A night out in Bath brings an unexpected bonus as Kate and I visit the theatre.
Into Bath, to the Theatre Royal last night: Last night’s performance was The Pitman Painters.
My heart had sank when I read the pre-performance blurb. The cast -all refugees from such solid BBC series as Byker Grove, Spender and Our Friends In the North– read like Rent-A-Geordie leavened with a couple of regulars from The Bill. The subject sounded uninspiring, too. A bunch of miners in the 1930s took up painting after a series of Art Appreciation Lectures.
What I hadn’t expected was that it would be quite as funny as it was; the rule quoting shop steward who consulted the rulebook at each unexpected situation, such as the artist’s model who arrived expecting to strip off, the Socialist war veteran who quoted Marx at every opportunity, the scally who had a one-liner for every occasion – all of them had us roaring with laughter, the dialogue razor-sharp, the delivery whip-cracking.
There was unexpected pathos as well as one of the miners was offered patronage from an heiress – her offer of £2.50 a week was more than he could earn as a miner for work that was literally back-breaking should a roof collapse. But the group were a collective; what would he do? Should he leave the community that was everything to him, friends, family, companions– and if he did, would he lose the very identity that made his art what it was?
Because this was based on the true story of a group of Durham miners who received unexpected national acclaim amid the poverty of the 1930s, there were no easy answers, and George spent the rest of his life wondering if he had made the right decision.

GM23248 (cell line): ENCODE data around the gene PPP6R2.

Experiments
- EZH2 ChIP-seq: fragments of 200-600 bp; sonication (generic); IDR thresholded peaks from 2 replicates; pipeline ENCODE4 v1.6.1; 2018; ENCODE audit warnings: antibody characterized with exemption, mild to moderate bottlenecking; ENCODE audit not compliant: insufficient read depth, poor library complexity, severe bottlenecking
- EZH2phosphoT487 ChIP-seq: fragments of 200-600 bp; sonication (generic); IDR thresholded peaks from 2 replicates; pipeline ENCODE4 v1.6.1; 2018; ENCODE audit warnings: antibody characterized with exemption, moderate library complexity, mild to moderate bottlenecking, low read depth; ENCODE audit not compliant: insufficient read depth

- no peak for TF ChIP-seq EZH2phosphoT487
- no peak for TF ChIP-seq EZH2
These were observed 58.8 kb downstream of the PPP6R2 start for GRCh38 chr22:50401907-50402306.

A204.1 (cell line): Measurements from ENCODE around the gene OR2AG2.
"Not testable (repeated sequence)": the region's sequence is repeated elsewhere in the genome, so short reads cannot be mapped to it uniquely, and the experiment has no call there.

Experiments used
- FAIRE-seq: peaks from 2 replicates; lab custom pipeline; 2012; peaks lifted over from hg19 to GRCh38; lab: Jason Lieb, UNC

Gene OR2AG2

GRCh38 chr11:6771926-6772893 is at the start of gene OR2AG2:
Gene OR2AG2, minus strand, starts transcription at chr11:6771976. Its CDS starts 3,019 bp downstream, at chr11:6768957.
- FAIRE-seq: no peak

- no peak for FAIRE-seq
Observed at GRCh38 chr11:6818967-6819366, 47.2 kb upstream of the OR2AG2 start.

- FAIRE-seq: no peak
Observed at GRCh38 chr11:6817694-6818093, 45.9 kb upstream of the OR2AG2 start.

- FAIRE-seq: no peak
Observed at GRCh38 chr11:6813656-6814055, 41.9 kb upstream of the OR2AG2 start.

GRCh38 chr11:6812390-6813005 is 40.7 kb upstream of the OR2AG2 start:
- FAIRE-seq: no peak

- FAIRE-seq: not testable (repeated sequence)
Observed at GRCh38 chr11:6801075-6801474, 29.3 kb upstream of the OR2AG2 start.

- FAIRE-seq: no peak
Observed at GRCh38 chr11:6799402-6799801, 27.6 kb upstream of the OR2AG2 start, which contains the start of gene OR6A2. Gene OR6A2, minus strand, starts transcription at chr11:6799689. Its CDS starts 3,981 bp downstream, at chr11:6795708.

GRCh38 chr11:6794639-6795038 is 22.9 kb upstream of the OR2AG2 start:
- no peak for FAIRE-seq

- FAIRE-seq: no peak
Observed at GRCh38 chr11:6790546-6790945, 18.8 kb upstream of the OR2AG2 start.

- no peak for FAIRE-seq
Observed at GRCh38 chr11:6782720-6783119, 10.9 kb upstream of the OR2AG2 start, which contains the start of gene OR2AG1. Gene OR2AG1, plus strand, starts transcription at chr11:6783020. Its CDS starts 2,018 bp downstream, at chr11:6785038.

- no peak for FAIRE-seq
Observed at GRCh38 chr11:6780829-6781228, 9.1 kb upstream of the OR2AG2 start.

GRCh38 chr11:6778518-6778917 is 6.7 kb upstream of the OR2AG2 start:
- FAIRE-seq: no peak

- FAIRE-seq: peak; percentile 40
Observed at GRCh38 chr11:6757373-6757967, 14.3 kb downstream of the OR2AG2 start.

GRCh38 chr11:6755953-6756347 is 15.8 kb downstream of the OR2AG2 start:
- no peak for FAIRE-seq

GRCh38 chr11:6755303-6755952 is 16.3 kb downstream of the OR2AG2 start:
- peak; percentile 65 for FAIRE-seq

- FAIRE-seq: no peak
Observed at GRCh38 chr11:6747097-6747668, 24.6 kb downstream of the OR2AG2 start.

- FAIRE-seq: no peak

Written by Lee Hall, who wrote Billy Elliott (which was set in the same area, but 50 years later) the play wore its Old Labour sentiments on its sleeve, depicting a time when many of its protagonists lived in poverty, and the Attlee government’s aspirations were like a call to the New Jerusalem – healthcare for all, an end to poverty, and the dawning of a new democracy. Which made our cynicism-drenched hindsight of the outcomes all the more sad.
Long after the doors had closed, I kept thinking about how much of what we take for granted was denied to these men; we assume that anyone who wants to be a painter now has access to education and opportunities, but to these miners the world of art was closed, which made their achievements even more remarkable.
And the bonus? Because the theatre was empty, we got an upgrade from our £6 at the top of the theatre bench to £30 seats so close to the stage that we could see the cast’s hobnailed boots.